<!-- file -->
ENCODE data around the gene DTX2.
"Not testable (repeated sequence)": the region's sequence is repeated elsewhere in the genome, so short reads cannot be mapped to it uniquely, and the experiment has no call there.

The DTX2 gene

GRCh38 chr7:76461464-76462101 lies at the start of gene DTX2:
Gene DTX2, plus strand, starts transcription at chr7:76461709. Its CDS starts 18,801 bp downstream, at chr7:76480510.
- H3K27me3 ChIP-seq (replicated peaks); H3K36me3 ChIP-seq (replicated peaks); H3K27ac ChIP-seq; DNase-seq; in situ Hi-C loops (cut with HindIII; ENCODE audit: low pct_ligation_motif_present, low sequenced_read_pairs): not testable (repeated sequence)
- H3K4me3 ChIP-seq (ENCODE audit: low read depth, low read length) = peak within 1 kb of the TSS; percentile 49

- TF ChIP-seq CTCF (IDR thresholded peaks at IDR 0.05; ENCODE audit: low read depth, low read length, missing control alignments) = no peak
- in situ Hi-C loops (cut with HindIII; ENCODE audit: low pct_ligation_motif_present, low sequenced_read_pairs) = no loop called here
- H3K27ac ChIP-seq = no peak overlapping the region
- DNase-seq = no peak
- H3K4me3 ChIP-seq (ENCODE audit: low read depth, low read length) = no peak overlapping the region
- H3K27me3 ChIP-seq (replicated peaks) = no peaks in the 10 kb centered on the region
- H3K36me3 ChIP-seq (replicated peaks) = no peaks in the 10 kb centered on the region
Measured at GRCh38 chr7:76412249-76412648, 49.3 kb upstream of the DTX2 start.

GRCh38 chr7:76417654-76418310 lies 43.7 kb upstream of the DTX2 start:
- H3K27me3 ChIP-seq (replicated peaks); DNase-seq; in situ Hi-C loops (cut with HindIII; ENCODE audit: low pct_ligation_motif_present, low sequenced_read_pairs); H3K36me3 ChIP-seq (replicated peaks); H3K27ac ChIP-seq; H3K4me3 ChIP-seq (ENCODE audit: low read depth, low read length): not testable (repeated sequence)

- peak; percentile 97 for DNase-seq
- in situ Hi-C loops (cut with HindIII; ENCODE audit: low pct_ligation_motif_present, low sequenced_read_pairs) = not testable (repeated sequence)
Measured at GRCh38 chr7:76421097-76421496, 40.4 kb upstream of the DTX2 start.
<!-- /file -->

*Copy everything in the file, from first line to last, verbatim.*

ENCODE data around the gene DTX2.
"Not testable (repeated sequence)": the region's sequence is repeated elsewhere in the genome, so short reads cannot be mapped to it uniquely, and the experiment has no call there.

The DTX2 gene

GRCh38 chr7:76461464-76462101 lies at the start of gene DTX2:
Gene DTX2, plus strand, starts transcription at chr7:76461709. Its CDS starts 18,801 bp downstream, at chr7:76480510.
- H3K27me3 ChIP-seq (replicated peaks); H3K36me3 ChIP-seq (replicated peaks); H3K27ac ChIP-seq; DNase-seq; in situ Hi-C loops (cut with HindIII; ENCODE audit: low pct_ligation_motif_present, low sequenced_read_pairs): not testable (repeated sequence)
- H3K4me3 ChIP-seq (ENCODE audit: low read depth, low read length) = peak within 1 kb of the TSS; percentile 49

- TF ChIP-seq CTCF (IDR thresholded peaks at IDR 0.05; ENCODE audit: low read depth, low read length, missing control alignments) = no peak
- in situ Hi-C loops (cut with HindIII; ENCODE audit: low pct_ligation_motif_present, low sequenced_read_pairs) = no loop called here
- H3K27ac ChIP-seq = no peak overlapping the region
- DNase-seq = no peak
- H3K4me3 ChIP-seq (ENCODE audit: low read depth, low read length) = no peak overlapping the region
- H3K27me3 ChIP-seq (replicated peaks) = no peaks in the 10 kb centered on the region
- H3K36me3 ChIP-seq (replicated peaks) = no peaks in the 10 kb centered on the region
Measured at GRCh38 chr7:76412249-76412648, 49.3 kb upstream of the DTX2 start.

GRCh38 chr7:76417654-76418310 lies 43.7 kb upstream of the DTX2 start:
- H3K27me3 ChIP-seq (replicated peaks); DNase-seq; in situ Hi-C loops (cut with HindIII; ENCODE audit: low pct_ligation_motif_present, low sequenced_read_pairs); H3K36me3 ChIP-seq (replicated peaks); H3K27ac ChIP-seq; H3K4me3 ChIP-seq (ENCODE audit: low read depth, low read length): not testable (repeated sequence)

- peak; percentile 97 for DNase-seq
- in situ Hi-C loops (cut with HindIII; ENCODE audit: low pct_ligation_motif_present, low sequenced_read_pairs) = not testable (repeated sequence)
Measured at GRCh38 chr7:76421097-76421496, 40.4 kb upstream of the DTX2 start.